Among those gentlemen in Virginia who expressed the greatest interest in my statement, more particularly in regard to that portion of it which related to the Antarctic Ocean, was Mr. Poe, lately editor of the Southern Literary Messenger, a monthly magazine, published by Mr. Thomas W. White, in the city of Richmond. He strongly advised me, among others, to prepare at once a full account of what I had seen and undergone, and trust to the shrewdness and common sense of the public- insisting, with great plausibility, that however roughly, as regards mere authorship, my book should be got up, its very uncouthness, if there were any, would give it all the better chance of being received as truth."

And here we have the dual autobiographical self: The one being created in the text, and the one doing the writing. Except that Pym now has three selves. There's Pym the invented author; Poe, the editor of the SLM; and Poe, the actual writer of the text. Brilliant. The remark about the MS's uncouthness is part of the writerly self-dismissal.

He afterward proposed (finding that I would not stir in the matter) that I should allow him to draw up, in his own words, a narrative of the earlier portion of my adventures, from facts afforded by myself, publishing it in the Southern Messenger under the garb of fiction. To this, perceiving no objection, I consented, stipulating only that my real name should be retained. Two numbers of the pretended fiction appeared, consequently, in the Messenger for January and February, (1837), and, in order that it might certainly be regarded as fiction, the name of Mr. Poe was affixed to the articles in the table of contents of the magazine."

Even more complications. Poe leavens the relationships of the three men with internal disbelief and distrust, the beloved's resistance from the romance novel, and the concealment of identity for the sake of revelation of the truth. "The pretended fiction"--now Poe's really hitting his stride in the creation of this façade. Poe the editor--who is as much a construct as any of us are when we hold paid work--affixes his name to a work that he the writer created under the guise of the fictional author Pym. Death of the author, indeed. It happened long before they thought.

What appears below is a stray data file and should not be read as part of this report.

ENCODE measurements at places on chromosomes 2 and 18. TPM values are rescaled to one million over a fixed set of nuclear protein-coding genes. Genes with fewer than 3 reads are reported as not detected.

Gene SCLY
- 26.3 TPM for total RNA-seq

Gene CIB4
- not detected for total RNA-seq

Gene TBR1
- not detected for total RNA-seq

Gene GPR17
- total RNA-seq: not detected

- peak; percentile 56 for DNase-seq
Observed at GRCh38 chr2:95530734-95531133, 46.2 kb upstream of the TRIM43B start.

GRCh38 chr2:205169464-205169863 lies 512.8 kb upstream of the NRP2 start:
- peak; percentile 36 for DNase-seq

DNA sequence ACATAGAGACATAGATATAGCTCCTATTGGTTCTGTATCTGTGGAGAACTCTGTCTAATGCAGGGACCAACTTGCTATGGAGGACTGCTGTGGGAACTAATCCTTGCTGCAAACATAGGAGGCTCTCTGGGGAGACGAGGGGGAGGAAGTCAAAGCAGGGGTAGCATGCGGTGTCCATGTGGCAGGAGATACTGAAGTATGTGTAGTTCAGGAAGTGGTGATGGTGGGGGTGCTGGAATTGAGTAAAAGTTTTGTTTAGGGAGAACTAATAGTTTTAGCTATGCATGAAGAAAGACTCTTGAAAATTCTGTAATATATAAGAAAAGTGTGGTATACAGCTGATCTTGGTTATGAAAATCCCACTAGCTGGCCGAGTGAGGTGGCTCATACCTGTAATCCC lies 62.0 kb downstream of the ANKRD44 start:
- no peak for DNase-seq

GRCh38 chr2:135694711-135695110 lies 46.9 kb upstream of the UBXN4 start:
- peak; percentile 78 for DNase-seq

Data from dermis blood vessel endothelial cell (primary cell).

and several letters were sent to Mr. P.'s address, distinctly expressing a conviction to the contrary."

One must wonder, of course, if the letters were real as in actually on paper, and if Poe wrote any or all of them himself. Poe the editor, who exists only temporarily, now in the guise of yet more writers who don't exist. Hell, no wonder Poe drank, with such a fluid sense of identity.

This expose being made, it will be seen at once how much of what follows I claim to be my own writing; and it will also be understood that no fact is misrepresented in the first few pages which were written by Mr. Poe. Even to those readers who have not seen the Messenger, it will be unnecessary to point out where his portion ends and my own commences; the difference in point of style will be readily perceived."

Yet it is an exposé of nothing. No one has been revealed. The fact that Poe admits to having written the early parts of the Narrative doesn't admit anything. That Poe doesn't exist and the text is still a fiction.

What'll be interesting is to examine the Narrative for this stylistic break that the Pym-narrator claims is there.

No comments: